Because Gloria Brame, like me, has endured the rigors of doctoral training, I confess at first to having felt disappointed by the absence of scientific references or even an index in her book titled "The Truth About Sex" (the first installment of a trilogy in progress). But upon reading it, I realized that approaching this unadorned sojourn into the heart of eroticism through a polished scientific lens would have undermined the book's essence as an informative and informal guide to that most taboo arena of intellectual endeavors, human sexuality. Dr. Brame speaks, more than lectures, directly to the reader regarding the joys, foibles, myths, and misplaced attitudes surrounding the natural act that ushered each of us into this world. Gloria enjoys membership in the twin worlds of authorship and therapy. With the skill of the latter, she eschews the language of "should and should-nots" and instead allows us to relax and befriend a topic so inexplicably fraught with shifting uneasiness.
As a Full Professor of Biopsychology who lectures to undergraduates squirming in their seats as I raise the specter of human sex, I can only admire Dr. Brame's open invitation to disabuse her readers' self-doubts regarding performance in the sack and a multitude of other facets pertaining to sexual manumission. Just when you have arrived at the belief that nothing new under the sun (or moon) exists that you haven't experienced or at least intuited, Gloria lifts up the next fungi-laden rock and out crawls a novel insight that previously escaped your specimen collection of sexual experiences.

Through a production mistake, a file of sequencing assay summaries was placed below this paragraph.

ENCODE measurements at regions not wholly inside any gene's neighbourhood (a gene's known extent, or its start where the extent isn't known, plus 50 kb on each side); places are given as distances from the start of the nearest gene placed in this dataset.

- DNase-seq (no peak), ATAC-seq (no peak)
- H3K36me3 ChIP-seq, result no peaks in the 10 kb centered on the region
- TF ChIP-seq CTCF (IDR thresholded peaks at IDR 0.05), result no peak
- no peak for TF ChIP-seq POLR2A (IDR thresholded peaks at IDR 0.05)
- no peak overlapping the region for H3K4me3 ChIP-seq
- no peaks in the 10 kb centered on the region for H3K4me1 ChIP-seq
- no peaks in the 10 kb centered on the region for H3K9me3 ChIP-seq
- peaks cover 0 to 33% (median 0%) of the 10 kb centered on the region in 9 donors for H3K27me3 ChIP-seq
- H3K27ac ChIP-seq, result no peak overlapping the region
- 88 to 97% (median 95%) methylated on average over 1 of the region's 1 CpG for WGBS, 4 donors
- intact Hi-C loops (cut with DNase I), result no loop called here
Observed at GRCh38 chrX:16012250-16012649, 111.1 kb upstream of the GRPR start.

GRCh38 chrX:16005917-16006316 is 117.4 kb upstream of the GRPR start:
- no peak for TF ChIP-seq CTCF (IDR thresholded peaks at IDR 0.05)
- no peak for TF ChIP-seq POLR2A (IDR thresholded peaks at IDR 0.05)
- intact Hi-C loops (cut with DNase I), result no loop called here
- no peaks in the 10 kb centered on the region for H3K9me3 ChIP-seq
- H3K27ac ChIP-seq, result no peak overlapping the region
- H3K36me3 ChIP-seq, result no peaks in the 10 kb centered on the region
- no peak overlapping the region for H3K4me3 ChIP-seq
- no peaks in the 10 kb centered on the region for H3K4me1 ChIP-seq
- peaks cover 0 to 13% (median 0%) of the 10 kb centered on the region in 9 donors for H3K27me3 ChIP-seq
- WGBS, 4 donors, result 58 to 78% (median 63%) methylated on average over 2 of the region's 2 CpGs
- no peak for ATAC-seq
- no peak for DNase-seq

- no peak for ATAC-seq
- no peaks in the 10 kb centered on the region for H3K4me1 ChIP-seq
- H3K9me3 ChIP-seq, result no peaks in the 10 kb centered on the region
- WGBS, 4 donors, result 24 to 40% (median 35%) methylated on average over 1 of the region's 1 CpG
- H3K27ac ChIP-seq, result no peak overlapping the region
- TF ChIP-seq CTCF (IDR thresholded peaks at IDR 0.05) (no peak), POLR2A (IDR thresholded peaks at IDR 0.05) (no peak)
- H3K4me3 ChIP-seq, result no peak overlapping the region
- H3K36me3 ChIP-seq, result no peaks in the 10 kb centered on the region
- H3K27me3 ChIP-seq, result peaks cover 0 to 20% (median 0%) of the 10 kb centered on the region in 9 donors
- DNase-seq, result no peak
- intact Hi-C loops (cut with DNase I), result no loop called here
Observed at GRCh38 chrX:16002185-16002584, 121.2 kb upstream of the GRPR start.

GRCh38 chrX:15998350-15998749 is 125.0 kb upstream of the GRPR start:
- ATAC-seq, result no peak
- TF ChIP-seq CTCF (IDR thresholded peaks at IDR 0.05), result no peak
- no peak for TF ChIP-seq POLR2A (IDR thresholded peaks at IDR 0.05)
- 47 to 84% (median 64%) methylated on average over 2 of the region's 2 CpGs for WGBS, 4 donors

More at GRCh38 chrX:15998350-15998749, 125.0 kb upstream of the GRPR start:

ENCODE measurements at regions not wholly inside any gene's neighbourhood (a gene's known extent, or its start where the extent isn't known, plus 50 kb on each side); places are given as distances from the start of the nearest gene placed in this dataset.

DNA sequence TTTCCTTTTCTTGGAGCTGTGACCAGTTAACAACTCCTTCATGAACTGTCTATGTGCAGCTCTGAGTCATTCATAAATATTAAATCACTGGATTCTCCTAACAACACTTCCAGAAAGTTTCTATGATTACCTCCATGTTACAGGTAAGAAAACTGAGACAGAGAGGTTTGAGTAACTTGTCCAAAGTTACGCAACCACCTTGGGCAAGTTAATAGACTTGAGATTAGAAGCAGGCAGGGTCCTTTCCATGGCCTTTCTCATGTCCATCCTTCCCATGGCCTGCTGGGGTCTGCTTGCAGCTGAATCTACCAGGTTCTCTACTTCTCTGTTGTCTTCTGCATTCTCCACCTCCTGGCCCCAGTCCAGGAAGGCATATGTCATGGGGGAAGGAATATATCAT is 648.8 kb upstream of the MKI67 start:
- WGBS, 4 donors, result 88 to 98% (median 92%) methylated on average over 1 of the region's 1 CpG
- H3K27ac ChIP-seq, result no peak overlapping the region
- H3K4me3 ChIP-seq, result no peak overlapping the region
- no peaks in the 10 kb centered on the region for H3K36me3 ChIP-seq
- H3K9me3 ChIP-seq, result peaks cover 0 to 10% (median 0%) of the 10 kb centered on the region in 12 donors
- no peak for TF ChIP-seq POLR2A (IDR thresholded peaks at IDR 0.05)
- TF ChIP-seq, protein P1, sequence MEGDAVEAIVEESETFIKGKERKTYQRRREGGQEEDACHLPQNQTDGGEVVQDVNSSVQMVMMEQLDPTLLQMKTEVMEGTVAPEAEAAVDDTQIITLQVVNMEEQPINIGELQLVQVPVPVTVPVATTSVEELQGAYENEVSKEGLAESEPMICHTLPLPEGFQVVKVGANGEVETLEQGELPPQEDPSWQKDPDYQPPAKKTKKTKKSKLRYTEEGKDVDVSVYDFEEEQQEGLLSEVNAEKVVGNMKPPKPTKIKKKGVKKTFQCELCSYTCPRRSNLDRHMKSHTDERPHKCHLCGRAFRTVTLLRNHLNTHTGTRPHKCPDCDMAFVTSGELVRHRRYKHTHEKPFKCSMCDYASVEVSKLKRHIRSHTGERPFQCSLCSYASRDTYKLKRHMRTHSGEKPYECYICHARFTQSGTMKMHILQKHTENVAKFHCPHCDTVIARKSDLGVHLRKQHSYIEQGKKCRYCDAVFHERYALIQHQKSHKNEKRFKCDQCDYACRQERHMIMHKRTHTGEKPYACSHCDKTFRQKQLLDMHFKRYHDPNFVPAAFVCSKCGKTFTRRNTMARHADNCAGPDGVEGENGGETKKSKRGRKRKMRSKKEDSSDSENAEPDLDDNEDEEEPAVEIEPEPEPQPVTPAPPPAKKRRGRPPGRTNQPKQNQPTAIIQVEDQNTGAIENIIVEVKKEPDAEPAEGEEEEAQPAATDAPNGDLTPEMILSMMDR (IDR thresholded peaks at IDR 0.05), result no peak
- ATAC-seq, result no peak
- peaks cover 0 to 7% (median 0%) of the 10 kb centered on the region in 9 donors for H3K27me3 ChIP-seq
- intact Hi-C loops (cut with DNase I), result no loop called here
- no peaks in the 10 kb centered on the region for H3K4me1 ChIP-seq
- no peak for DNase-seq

Don't let her relaxed prose and common terminology deceive you. Dr. Brame is quite capable of marking her territory with an authenticity illusive to many pedantic, self-proclaimed scholars and connoisseurs claiming to have mastered the ins-and-outs (excuse the pun) of all things sexual. Her ability to untangle the unnecessarily convoluted knot that such a delightful aspect of humanity has found itself tied-up is truly impressive. Gloria performs a noble service to the uninitiated, understandably confused, sometimes smug, and always curious citizens grappling with the vicissitudes of sex in the modern world. I tip my proverbial hat to a gifted colleague. via HH
Here is a book that should be handed to teens and every one over 15 for that matter. A common sense view on sex. Sex can and should be a healthy and happy part of every ones life. The taboo and it's "dirty" or "wrong" belief that many have about sex is alarming. A normal part of life is wronged when it should be encouraged and approached in a healthy manner. How refreshing to have a book that cuts to the heart of it and delivers in an easy to read and entertaining way. Sex between two consenting adults is okay and no one needs to feel guilty about it. Why do we allow something that's normal to be made so ugly? I loved this book and feel it should be mandatory reading for all for it's refreshing views that I wish everyone had. I look forward to the next two books in the series, I hope they will be out soon. via Jessica @ Jess Resides Here
"The Truth About Sex," is part 1 of a much-needed 3-part trilogy that cuts through the outdated old-world distinction, 'decadence,' all the way down to the bedrock of connected sexual relationship. Sexual myths are summarily identified and dismissed. How and why people connect sexually is laid out in a straightforward manner. Dr. Brame delivers straight talk about the vast and intricate fields of sex, orgasm, and masturbation. This work is not designed to shock or sensationalize, but to inform, and it does so in a brilliant, quiet, understated manner. A worthy addition to the libraries of sex educators, students, and pioneers. via Alutha Jamancar